Instinct (2007)


UK. 2007.


Director – Terry McDonough, Teleplay – Lizzie Mickery, Producer – Paul Frift, Photography – Ben Smithard, Music – Tim Phillips, Prosthetics – Davy Jones, Production Design – David Butterworth. Production Company – Tightrope North/Ingenious Broadcasting


Anthony Flanagan (DCI Thomas Flynn), Tom Ward (Ian Stanford), Christine Bottomley (Milly), Liam Boyle (Jake Richards), Jaye Griffiths (DS Shakia Barton), Claire Hackett (Sue Richards), Michael Hodgson (Philip Richards), Fiona Glascott (DC Ali Peters), Peter De Jersey (Neil Langley), Paul Ritter (DC Daniel Yelland), Jon Foster (DS Groves)


Police inspector Thomas Flynn is sent to Lancashire to investigate the murder of housewife Megan Stanford. At the same time, Megan’s husband Ian, the owner of a retirement home, is startled by the arrival of nineteen-year-old Jake Richards who claims to be his son, born from when Ian acted as a sperm donor back in the 1980s. The police then arrive to arrest Ian as the chief suspect in Megan’s murder. However, Flynn is forced to release Ian as another victim, a plastic surgeon, is found murdered in similar ways. Other murdered bodies turn up. In all cases, something is left in the victim’s hand that gives the date of the murder. At the same time, while visiting his ailing father in hospital, Thomas is startled to meet Milly, a sister he never knew he had who was born after his father left home. As Thomas starts getting to know Milly, she, Ian and Jake all become wound together in the trail of killings.

Instinct is one of a number of psycho-thrillers that are regularly made for British television. This is an arena that has produced a number of excellent and gripping works – recent shows like Wire in the Blood (2002-8), Cold Blood (2005-6) and Like Father Like Son (2005). Instinct – which should not be confused with the film Instinct (1999), featuring a murderous gorilla-loving Anthony Hopkins – is alas not one of the genre’s standout entries.

Instinct is too quiet and subdued a film to fully work. The script comes from crime fiction writer Lizzie Mickery who also wrote the acclaimed Messiah (2001) mini-series. However, Mickery’s plot seems too laidback at the outset. She never lets it turn with tightly wound twists and jolts but rather spends too much time in the earlier scenes on subplots concerning the murdered woman’s husband Tom Ward discovering he has a son from his sperm donor days and Anthony Flanagan’s meeting with his half-sister (Christine Bottomley). On the plus side, Lizzie Mickery delivers some fine and penetrating dialogue, particularly during the scenes between Anthony Flanagan and his sister. By the middle of the show, things start to get quite interesting – we see Tom Ward, whose wife has just been murdered, seducing the mother of his sperm donor son (Claire Hackett); while Anthony Flanagan becomes obsessed with his sister’s safety to the point of having her surveilled while she is out on an internet date with a stranger. What had started out as normal characters has by this point shifted over into quite dubious grounds and you wonder where it is all heading. Eventually Lizzie Mickery mounts this to a complex plot involving the various suspects and their connections – there is a double-level mirror plot where both the investigating detective and chief suspect discover relatives they never knew about. The only disappointment comes in the revelation of the killer’s identity, which fails to hold any major surprise.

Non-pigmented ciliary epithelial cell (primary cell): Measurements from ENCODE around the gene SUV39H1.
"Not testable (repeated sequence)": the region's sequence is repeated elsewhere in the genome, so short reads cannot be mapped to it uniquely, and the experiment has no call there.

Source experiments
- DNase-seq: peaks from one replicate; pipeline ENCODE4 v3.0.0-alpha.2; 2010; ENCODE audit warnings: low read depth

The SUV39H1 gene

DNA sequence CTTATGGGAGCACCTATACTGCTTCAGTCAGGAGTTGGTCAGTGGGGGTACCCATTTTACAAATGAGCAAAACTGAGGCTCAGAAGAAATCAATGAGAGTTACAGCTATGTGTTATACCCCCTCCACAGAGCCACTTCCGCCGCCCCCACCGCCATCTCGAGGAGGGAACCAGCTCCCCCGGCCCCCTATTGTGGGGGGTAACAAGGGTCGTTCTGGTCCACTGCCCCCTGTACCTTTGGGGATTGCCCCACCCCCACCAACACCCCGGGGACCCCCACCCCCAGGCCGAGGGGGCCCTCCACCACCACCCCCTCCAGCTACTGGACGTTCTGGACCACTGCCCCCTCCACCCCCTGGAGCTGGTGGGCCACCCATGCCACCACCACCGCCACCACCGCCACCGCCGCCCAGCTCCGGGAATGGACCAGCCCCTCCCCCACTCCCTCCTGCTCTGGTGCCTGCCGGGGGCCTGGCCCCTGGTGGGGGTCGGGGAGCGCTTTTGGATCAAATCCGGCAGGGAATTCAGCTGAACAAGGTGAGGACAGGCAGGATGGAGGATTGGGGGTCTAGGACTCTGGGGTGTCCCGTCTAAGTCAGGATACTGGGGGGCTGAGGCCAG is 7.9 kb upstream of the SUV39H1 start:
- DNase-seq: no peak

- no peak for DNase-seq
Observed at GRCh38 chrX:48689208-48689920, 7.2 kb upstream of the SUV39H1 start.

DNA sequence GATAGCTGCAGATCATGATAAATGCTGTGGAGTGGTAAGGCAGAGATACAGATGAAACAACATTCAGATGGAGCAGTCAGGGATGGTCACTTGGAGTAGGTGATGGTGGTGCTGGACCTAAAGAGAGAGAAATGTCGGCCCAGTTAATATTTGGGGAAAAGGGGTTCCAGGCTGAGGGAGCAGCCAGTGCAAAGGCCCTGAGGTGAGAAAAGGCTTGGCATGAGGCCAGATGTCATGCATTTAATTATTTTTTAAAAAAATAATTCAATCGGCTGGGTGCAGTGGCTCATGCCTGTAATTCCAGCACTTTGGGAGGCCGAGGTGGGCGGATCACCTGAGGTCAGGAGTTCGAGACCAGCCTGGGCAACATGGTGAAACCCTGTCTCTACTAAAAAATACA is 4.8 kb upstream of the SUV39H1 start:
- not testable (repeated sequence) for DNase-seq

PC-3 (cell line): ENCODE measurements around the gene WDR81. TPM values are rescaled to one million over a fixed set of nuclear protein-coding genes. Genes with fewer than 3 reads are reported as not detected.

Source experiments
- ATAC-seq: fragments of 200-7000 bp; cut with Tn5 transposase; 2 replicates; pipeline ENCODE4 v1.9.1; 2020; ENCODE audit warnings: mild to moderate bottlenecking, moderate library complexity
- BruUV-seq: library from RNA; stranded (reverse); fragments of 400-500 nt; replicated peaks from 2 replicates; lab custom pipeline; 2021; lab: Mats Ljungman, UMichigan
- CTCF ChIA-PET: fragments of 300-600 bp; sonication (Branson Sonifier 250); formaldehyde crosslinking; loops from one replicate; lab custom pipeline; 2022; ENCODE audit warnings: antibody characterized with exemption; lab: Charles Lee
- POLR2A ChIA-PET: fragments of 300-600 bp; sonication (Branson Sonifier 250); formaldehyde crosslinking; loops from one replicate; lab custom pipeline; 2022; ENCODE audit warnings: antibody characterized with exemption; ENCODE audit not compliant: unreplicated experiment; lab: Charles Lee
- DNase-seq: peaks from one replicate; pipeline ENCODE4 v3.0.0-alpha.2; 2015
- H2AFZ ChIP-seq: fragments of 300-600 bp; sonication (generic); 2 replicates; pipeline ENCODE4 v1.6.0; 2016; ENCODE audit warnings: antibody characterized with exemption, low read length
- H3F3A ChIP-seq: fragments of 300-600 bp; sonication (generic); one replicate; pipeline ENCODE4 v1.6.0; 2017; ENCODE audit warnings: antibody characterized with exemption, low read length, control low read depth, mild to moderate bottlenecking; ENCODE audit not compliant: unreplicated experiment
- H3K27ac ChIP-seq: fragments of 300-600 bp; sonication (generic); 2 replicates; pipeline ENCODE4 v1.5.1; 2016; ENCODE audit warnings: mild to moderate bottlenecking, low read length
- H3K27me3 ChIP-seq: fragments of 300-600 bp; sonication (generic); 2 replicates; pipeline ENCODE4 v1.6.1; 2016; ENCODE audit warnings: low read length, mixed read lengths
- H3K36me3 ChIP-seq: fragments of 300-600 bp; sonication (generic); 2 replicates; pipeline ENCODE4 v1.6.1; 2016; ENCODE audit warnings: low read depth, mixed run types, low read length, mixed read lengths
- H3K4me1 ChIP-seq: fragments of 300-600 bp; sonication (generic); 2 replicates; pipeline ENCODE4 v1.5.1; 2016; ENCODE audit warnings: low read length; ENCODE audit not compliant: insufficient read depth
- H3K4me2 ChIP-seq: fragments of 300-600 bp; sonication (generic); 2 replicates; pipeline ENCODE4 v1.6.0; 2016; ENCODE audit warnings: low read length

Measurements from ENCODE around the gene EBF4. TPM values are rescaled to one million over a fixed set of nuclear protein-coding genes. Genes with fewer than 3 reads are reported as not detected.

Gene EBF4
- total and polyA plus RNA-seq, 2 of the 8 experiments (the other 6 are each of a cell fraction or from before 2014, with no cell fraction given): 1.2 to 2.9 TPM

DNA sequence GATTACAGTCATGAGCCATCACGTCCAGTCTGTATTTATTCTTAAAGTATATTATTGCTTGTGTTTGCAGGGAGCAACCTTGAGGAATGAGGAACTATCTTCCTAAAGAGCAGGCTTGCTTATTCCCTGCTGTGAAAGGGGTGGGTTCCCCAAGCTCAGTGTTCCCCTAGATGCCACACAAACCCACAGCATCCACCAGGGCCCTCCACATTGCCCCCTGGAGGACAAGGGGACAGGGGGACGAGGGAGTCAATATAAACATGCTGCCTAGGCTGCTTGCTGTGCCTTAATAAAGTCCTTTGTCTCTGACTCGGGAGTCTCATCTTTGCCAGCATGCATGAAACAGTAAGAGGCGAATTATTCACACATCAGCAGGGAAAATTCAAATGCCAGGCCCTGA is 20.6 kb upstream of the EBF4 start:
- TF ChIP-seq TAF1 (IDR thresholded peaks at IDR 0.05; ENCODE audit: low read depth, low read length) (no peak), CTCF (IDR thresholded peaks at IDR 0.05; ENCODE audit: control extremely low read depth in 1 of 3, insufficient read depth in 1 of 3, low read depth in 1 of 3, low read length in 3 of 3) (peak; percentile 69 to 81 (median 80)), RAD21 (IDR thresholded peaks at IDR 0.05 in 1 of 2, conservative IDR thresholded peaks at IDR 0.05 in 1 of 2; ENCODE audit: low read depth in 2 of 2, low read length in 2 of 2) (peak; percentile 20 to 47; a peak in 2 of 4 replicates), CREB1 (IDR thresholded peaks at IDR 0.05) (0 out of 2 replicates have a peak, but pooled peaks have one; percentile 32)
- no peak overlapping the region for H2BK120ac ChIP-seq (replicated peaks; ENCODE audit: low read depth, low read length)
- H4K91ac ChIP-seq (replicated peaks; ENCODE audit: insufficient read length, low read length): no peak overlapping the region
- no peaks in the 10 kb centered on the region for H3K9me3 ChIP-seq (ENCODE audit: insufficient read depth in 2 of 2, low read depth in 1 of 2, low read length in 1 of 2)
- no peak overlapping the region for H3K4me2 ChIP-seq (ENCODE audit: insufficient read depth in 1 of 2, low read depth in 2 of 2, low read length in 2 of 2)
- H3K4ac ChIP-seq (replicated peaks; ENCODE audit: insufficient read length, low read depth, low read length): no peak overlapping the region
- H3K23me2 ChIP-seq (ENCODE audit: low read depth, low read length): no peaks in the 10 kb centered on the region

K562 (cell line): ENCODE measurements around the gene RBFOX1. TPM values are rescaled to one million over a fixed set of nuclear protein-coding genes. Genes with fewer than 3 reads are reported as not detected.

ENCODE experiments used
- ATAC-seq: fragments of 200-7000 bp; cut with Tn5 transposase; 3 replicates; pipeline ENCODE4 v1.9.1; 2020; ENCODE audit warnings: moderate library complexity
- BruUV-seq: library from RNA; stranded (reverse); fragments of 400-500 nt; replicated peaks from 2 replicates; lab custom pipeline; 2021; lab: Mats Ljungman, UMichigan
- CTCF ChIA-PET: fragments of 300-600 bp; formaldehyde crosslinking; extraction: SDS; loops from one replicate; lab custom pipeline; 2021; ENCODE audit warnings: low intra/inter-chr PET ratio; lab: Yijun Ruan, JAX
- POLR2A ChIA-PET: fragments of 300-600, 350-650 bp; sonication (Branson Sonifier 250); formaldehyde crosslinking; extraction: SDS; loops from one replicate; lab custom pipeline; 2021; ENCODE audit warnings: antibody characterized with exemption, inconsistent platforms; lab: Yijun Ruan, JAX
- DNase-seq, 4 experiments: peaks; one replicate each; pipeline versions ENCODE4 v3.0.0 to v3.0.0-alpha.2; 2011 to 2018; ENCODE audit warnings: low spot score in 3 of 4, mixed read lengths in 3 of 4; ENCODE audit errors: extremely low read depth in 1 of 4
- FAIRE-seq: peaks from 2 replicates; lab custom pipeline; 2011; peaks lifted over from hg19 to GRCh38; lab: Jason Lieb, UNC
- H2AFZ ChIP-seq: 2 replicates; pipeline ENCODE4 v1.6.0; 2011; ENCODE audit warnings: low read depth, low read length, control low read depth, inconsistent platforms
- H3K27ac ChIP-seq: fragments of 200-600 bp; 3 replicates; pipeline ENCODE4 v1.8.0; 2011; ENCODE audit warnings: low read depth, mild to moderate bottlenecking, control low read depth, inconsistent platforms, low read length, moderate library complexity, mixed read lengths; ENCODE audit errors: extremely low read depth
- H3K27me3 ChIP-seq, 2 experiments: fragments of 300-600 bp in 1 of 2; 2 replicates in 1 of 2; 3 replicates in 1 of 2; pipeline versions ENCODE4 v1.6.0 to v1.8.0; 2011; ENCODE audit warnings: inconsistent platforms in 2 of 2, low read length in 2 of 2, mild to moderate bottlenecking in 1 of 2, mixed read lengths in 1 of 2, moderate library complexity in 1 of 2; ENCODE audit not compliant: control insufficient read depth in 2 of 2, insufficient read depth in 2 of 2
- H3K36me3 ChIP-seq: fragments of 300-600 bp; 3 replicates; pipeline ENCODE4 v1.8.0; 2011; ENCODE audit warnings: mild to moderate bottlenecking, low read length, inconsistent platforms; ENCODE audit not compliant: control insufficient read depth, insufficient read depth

One of the great pluses of Instinct is Anthony Flanagan in the lead role as the investigating detective. Flanagan is an actor who has always lurked around British film and television in various guest roles and bit parts but has rarely stepped to the fore. Here he takes the lead role with quite a degree of effectiveness. Flanagan has a watery boyish face – he initially seems someone too quiet and lacking in internal strength. However, he surprises, showing a cool, fierce intellectual strength in particular when he first pieces together that Tom Ward might be the killer. At the same time, you can see that he is keeping himself tightly emotionally bound and toiling with inner control. Also very good is Tom Ward who plays the part of the suspected husband with handsome charm.

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